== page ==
18 MAR 2011
BRUSSELS — A new law regulating access for the first time for offspring of cloned animals to meat markets in Europe is heading for the dustbin, the European Union's current chair said Thursday.
A string of "Frankenfood" scares following the emergence of "non-traceable offspring" in the food chain in Britain and elsewhere lies behind an unusually hard line from the European Parliament -- but leaves gaps in legal provisions that pre-dated 1996 trailblazer Dolly the Sheep wide open.
Negotiations going back three years among the 27 states, the executive European Commission and the elected parliament that together must craft EU policy collapsed in acrimony after nine-hour overnight talks, incurring the anger of farm ministers meeting in Brussels.
Parliament's rejection of legislation as drafted "would require drawing a family tree for each slice of cheese or salami, which is practically impossible," said Hungarian rural development minister Sandor Fazekas, chairing the talks.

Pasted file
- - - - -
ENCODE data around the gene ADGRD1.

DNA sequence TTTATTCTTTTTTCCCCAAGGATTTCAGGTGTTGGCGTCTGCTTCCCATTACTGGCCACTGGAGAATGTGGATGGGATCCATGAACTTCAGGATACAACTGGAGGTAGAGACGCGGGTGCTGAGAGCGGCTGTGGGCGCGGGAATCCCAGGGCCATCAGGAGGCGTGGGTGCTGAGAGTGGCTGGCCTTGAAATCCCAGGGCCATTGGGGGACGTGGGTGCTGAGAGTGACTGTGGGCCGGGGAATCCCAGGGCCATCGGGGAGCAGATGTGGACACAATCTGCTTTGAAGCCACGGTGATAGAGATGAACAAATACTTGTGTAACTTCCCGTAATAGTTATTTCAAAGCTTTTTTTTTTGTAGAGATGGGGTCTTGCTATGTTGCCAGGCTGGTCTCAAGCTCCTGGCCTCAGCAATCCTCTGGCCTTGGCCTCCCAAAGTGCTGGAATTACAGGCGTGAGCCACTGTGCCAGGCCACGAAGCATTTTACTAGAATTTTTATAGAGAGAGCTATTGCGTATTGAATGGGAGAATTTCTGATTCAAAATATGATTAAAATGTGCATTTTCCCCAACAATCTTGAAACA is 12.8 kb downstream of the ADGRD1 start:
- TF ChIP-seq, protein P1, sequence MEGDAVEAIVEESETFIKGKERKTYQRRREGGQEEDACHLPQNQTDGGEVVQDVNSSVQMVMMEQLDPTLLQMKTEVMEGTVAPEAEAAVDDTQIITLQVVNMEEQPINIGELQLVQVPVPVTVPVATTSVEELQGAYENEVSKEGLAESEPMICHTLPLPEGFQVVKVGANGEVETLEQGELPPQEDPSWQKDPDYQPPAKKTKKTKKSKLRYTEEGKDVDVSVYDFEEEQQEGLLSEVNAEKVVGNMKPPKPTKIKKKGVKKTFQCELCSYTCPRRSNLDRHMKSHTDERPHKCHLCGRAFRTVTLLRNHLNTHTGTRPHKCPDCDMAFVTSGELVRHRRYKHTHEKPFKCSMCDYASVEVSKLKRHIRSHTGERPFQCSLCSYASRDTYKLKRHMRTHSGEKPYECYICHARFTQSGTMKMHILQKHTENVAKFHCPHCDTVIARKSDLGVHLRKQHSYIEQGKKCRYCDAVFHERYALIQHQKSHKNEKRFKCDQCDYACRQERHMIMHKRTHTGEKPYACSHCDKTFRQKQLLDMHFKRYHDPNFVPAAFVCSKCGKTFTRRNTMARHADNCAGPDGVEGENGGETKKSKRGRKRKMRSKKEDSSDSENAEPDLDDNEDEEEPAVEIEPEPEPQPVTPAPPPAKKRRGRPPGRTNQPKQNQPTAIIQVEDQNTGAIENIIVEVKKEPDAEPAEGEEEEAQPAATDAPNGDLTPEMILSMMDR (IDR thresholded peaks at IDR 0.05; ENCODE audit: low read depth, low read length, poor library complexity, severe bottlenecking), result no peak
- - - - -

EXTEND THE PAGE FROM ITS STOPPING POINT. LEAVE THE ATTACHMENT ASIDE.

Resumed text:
Negotiators for the MEPs "did not have the flexibility to discuss the possibility of allowing foodstuffs from naturally conceived animals with clones among their ancestors."
He said states had agreed "the maximum possible protection of consumers with a system that is practically and legally feasible."
Anything more "would be misleading consumers and create horrendous extra cost for farmers," Fazekas added.
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